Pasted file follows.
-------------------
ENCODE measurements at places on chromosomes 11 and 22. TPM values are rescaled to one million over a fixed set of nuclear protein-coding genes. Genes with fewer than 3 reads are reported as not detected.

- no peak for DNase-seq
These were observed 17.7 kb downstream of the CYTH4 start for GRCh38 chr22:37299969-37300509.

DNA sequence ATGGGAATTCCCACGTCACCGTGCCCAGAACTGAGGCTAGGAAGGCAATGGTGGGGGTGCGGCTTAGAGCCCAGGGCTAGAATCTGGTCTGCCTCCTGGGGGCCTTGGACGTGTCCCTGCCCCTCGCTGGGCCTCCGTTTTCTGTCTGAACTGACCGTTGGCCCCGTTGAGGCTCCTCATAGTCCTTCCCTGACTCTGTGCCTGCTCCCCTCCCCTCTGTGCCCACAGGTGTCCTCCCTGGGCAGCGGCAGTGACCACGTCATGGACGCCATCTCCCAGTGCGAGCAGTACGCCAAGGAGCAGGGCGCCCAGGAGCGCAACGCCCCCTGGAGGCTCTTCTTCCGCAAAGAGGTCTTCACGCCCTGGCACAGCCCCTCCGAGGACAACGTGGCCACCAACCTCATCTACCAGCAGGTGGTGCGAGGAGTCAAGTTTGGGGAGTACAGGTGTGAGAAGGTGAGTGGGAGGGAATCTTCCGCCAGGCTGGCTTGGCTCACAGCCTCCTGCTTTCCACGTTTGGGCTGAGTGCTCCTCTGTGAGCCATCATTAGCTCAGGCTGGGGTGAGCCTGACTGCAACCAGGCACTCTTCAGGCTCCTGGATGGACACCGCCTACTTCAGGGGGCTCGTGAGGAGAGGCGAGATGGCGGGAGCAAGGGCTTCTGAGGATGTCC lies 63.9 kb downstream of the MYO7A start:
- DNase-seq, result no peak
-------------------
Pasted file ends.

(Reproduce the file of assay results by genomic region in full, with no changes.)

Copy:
ENCODE measurements at places on chromosomes 11 and 22. TPM values are rescaled to one million over a fixed set of nuclear protein-coding genes. Genes with fewer than 3 reads are reported as not detected.

- no peak for DNase-seq
These were observed 17.7 kb downstream of the CYTH4 start for GRCh38 chr22:37299969-37300509.

DNA sequence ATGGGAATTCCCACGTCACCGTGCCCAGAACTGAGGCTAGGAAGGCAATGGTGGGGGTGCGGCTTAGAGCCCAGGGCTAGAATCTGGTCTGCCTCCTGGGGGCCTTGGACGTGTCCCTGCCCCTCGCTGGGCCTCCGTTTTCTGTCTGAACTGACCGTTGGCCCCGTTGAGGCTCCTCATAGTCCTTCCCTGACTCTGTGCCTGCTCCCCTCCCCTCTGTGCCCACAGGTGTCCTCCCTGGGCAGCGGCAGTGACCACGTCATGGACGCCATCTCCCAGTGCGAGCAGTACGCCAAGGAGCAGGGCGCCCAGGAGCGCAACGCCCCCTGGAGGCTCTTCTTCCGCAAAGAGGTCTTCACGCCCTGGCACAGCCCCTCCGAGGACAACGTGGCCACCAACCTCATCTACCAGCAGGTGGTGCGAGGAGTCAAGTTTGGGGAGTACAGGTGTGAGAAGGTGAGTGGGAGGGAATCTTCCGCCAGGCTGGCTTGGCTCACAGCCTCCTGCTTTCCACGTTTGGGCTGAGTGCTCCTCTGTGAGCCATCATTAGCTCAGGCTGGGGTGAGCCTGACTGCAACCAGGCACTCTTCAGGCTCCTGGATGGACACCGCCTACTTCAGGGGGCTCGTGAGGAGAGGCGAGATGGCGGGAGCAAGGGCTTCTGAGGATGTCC lies 63.9 kb downstream of the MYO7A start:
- DNase-seq, result no peak